• Depending on the findings, referrals to appropriate specialists may be made - leading to a multidisciplinary team approach.
  • On the basis of these initial reviews, a plan consisting of both short- and medium-term goals can be initiated.
  • If the patient was deemed as low-risk on the initial assessment then a repeated short assessment will usually take place prior to discharge from critical care.
  • High-risk patients will already be on their rehabilitation programme and should be comprehensively re-assessed to determine whether any changes in goals are needed at this stage.
  • One of the most important factors when a patient is discharged from critical care to a general ward is good handover to the accepting medical team. Most critical care units will provide a typed discharge letter detailing the patient's stay and listing their current medications and any outstanding action plans. Doctors should formally inform the team seniors about the patient. Nursing staff will usually perform a formal handover and it is always good to mention problems, such as sleeping difficulty, hallucinations, etc.
  • Further assessments will take place as above and the main objective will be to reach the short-term goals.
  • Patients discharged from intensive care units will usually be visited by a member of that team a few days post-discharge to see how they are managing. This is also a good time for the patient (and relatives) to ask any questions specifically relating to their stay on intensive care.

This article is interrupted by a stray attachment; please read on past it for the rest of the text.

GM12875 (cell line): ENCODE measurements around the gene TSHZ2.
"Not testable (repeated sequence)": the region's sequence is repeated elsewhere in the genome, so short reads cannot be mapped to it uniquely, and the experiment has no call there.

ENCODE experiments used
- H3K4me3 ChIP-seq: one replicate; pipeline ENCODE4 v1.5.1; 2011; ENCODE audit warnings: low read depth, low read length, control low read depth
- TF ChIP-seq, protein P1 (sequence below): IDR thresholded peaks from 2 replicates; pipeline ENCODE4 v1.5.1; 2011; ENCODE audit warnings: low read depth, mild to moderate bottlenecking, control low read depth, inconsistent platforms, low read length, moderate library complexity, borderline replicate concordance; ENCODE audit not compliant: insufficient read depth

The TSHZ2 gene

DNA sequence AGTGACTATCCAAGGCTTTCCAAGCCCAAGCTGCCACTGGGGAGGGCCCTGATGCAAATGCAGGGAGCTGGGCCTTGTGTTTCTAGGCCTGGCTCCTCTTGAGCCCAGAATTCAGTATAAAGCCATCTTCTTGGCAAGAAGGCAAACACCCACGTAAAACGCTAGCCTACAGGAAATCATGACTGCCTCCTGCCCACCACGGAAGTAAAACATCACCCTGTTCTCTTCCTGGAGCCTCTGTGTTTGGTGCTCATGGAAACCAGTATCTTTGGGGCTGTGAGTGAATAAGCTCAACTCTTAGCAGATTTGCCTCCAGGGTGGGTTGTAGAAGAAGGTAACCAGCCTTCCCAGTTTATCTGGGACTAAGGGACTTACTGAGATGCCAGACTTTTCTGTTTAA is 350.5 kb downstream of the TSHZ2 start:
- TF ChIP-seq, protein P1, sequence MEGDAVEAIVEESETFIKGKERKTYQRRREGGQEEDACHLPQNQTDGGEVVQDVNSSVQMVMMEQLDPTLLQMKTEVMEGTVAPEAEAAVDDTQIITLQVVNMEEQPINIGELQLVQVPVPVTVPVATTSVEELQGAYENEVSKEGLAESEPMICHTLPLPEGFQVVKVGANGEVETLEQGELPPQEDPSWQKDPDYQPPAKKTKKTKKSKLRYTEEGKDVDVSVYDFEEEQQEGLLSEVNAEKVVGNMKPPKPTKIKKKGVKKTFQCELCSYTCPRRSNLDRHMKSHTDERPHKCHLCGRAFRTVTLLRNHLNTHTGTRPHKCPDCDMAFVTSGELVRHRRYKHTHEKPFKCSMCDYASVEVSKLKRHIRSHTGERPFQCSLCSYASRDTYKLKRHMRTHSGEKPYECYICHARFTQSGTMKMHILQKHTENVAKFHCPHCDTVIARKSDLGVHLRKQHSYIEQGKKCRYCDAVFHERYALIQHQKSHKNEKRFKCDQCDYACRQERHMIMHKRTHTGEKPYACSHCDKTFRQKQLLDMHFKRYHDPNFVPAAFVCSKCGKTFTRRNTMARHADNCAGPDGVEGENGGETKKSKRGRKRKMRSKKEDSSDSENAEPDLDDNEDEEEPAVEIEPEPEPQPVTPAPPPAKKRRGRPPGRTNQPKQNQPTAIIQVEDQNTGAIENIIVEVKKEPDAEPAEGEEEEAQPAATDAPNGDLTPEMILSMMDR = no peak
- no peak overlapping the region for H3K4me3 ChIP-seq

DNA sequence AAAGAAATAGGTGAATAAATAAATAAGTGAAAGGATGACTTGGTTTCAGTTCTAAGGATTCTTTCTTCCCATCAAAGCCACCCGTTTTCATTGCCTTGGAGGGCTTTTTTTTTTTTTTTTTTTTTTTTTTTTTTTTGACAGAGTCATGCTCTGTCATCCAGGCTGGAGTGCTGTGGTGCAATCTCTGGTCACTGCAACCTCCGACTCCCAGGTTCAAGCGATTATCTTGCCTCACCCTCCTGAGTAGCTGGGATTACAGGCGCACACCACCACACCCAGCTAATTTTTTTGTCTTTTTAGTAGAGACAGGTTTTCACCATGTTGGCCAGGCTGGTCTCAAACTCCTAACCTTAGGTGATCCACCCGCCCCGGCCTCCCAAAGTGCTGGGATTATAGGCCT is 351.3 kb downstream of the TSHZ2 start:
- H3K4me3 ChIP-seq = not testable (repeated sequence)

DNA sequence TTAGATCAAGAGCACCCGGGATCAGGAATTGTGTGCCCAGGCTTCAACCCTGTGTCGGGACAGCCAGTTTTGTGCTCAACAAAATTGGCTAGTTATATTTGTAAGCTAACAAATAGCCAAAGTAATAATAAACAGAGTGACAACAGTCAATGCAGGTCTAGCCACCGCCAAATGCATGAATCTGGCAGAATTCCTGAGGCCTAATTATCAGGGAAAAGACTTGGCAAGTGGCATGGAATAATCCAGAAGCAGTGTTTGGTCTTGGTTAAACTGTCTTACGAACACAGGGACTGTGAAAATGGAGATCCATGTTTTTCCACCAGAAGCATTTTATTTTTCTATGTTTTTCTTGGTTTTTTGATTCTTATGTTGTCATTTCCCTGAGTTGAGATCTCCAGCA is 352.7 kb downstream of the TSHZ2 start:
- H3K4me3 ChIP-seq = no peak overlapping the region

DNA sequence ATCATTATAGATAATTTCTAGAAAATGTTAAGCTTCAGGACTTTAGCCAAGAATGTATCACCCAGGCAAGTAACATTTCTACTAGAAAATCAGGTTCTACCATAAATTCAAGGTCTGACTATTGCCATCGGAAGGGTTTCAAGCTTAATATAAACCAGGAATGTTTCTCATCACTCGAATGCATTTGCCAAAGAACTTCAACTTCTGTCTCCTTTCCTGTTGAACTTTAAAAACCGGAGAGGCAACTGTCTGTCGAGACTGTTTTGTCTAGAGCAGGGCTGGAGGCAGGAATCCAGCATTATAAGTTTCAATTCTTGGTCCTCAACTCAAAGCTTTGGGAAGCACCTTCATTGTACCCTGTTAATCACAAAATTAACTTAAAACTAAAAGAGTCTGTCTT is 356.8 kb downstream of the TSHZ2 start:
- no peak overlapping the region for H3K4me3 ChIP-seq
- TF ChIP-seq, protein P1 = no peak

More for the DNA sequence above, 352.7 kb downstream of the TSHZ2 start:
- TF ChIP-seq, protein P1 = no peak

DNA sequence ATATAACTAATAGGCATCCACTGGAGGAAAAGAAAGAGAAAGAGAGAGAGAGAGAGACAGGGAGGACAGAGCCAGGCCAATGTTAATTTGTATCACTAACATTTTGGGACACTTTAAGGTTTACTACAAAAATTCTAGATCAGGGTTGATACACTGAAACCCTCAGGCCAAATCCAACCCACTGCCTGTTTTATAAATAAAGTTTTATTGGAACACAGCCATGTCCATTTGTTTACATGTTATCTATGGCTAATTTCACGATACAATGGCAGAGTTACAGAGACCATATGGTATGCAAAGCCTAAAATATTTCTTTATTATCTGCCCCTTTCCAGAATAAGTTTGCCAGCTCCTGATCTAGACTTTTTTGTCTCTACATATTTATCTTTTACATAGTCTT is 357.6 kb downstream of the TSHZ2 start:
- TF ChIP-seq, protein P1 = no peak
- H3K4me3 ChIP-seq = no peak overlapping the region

• Any evidence of psychiatric disorders, including post-traumatic stress disorder, merit in-patient review by psychiatrists.
  • Patients will normally be screened by the nursing staff and, if appropriate, referred to social worker, physiotherapists and occupational therapy teams.
  • The outcome of the multidisciplinary approach will result in the production of medium-term goals in the form of a structured rehabilitation programme lasting a minimum of 6 weeks. This will usually begin as an in-patient and be completed post-discharge.
  • Patients should only be discharged once everything that is needed is in place so that they are going to a safe environment with adequate support. Family and carers may also need adequate support systems.
  • Further assessment of both physical and non-physical problems should occur.
  • Patients should have contact details of the team they were under and details of any further out-patient appointments.
  • Again, handover to the patients primary care physician and community teams is crucial. Discharge letters do not always have enough space to adequately relay all the necessary information and so it may be better to type a separate letter. If the patient's stay was particularly complicated or there are outstanding issues then it is good practice to speak to their primary care physician. Include results of pertinent investigations and at a minimum the blood results pre-discharge. Use the following as a checklist:

    What to include in a discharge summary: